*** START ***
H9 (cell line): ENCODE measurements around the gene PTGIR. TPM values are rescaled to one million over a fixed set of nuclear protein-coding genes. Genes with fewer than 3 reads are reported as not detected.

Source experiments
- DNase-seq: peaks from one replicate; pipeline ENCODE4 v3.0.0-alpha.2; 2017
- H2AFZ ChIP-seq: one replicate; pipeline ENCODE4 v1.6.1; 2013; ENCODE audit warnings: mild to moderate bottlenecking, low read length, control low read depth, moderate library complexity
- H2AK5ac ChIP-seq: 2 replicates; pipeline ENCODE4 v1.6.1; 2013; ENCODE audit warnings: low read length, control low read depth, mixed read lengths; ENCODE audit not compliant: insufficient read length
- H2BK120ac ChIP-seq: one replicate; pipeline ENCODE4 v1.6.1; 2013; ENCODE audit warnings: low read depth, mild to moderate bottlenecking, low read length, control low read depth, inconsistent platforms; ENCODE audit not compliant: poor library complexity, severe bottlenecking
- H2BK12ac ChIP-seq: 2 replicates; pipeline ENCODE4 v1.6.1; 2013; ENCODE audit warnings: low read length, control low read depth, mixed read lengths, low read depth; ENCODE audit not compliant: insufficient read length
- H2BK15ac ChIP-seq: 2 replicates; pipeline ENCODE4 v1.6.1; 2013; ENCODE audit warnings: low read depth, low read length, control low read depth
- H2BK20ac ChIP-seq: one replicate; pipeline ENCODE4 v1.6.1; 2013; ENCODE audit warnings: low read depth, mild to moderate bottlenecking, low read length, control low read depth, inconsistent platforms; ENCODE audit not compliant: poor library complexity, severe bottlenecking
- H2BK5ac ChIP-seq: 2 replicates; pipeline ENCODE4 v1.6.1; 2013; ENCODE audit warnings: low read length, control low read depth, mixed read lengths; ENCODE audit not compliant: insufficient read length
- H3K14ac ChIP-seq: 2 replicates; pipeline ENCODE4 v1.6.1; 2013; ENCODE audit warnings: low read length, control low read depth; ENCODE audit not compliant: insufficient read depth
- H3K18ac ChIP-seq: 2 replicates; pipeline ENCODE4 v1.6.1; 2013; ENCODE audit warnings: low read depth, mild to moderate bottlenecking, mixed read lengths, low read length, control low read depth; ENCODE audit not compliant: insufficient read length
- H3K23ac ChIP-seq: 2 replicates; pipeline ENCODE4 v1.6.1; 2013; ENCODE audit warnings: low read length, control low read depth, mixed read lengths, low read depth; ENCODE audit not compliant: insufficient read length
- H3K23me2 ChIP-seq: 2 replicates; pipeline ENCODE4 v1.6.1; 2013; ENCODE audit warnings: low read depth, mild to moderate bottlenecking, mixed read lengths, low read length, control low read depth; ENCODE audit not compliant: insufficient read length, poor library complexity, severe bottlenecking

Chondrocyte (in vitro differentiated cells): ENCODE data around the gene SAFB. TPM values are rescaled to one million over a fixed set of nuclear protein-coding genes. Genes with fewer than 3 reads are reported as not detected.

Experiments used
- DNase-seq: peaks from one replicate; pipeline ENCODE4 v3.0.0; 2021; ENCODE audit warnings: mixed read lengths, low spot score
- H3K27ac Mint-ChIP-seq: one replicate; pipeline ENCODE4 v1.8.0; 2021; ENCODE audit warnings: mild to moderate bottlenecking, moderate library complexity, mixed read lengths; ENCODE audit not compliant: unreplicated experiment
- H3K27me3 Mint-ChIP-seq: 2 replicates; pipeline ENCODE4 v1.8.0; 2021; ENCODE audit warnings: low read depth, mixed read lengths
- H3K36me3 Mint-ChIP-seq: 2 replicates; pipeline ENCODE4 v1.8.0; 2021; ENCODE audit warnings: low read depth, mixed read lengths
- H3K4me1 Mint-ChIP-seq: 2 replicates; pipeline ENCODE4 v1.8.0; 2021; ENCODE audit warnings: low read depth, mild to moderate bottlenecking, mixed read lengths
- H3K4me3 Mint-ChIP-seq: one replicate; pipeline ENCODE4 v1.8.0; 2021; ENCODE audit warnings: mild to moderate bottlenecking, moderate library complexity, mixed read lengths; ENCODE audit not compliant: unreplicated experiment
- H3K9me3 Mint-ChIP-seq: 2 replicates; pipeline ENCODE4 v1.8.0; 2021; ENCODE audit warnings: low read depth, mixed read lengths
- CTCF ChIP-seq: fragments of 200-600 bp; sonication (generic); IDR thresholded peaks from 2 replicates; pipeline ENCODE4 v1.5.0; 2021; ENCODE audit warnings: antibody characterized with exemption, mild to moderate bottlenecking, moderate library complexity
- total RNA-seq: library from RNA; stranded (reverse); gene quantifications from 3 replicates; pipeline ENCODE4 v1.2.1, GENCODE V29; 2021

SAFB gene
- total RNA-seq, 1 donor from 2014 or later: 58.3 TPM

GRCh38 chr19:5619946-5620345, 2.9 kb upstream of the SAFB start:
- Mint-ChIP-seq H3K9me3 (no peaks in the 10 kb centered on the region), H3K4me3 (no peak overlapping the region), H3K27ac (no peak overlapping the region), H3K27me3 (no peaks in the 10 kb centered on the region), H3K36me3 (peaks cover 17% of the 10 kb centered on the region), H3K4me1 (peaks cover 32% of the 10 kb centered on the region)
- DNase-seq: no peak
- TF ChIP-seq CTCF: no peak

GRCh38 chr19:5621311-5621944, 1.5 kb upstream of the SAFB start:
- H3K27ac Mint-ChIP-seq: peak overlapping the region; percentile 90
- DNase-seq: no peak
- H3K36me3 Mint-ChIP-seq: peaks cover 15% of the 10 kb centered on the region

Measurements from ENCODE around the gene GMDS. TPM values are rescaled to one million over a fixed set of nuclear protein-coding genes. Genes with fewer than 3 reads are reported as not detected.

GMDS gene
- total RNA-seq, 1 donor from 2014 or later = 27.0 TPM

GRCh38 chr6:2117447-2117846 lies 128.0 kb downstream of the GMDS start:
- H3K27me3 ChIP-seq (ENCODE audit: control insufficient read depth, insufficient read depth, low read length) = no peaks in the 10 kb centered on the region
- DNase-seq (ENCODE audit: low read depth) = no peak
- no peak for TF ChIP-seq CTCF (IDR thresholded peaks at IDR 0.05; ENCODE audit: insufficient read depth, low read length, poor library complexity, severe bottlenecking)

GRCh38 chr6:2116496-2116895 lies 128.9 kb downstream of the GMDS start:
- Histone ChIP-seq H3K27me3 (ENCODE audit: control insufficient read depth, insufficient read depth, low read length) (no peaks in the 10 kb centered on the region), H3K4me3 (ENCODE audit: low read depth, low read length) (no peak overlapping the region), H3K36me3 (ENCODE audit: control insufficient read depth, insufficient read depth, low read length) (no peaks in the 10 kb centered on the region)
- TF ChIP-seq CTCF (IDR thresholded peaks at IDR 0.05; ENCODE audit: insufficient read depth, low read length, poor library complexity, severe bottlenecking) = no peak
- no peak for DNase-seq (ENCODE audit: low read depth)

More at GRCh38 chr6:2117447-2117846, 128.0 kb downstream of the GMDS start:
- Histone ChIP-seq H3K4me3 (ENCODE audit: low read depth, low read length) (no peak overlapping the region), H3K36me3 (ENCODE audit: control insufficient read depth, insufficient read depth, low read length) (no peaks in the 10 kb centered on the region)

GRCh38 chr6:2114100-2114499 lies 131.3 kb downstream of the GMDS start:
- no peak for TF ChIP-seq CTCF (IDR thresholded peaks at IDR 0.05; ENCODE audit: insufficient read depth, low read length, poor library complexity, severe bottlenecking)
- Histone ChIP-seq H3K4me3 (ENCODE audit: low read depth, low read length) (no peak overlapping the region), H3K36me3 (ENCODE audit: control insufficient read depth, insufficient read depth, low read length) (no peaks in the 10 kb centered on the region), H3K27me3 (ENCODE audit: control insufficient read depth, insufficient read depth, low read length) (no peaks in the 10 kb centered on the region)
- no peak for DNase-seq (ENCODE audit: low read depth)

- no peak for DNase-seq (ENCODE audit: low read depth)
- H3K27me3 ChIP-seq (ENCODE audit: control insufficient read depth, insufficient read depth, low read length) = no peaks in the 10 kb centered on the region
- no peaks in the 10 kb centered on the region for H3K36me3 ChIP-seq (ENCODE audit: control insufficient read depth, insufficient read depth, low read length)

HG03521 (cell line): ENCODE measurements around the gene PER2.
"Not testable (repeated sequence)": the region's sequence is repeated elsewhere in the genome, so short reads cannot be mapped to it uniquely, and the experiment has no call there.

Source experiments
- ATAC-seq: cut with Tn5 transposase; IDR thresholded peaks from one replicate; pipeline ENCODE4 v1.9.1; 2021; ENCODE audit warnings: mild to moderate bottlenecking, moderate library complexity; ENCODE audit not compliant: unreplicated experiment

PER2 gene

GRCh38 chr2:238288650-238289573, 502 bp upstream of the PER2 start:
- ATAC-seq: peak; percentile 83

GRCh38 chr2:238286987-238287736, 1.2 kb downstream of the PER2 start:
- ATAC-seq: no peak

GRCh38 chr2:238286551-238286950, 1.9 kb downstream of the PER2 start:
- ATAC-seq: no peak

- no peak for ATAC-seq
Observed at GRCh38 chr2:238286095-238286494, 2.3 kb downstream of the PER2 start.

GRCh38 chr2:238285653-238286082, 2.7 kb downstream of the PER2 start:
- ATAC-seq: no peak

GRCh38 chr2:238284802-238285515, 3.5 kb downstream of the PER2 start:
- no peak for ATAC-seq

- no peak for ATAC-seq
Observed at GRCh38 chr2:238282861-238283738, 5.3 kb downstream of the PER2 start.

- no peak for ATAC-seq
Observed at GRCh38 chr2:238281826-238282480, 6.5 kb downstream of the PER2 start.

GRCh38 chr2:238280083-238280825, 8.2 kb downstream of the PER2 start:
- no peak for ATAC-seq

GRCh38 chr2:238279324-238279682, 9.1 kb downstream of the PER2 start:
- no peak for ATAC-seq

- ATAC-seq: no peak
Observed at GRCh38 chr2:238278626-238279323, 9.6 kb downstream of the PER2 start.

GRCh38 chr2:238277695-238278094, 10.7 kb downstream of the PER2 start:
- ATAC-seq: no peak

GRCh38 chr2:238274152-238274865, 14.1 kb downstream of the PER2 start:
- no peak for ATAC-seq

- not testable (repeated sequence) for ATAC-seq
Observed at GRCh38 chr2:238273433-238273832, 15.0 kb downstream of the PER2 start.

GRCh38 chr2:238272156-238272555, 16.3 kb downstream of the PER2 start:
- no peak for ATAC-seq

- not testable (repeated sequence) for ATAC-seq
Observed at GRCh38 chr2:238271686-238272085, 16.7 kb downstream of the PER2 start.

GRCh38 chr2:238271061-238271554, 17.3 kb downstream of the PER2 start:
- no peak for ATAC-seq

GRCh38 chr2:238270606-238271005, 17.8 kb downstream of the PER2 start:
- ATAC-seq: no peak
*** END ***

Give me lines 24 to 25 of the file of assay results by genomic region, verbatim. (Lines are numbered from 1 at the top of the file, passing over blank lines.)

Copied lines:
- CTCF ChIP-seq: fragments of 200-600 bp; sonication (generic); IDR thresholded peaks from 2 replicates; pipeline ENCODE4 v1.5.0; 2021; ENCODE audit warnings: antibody characterized with exemption, mild to moderate bottlenecking, moderate library complexity
- total RNA-seq: library from RNA; stranded (reverse); gene quantifications from 3 replicates; pipeline ENCODE4 v1.2.1, GENCODE V29; 2021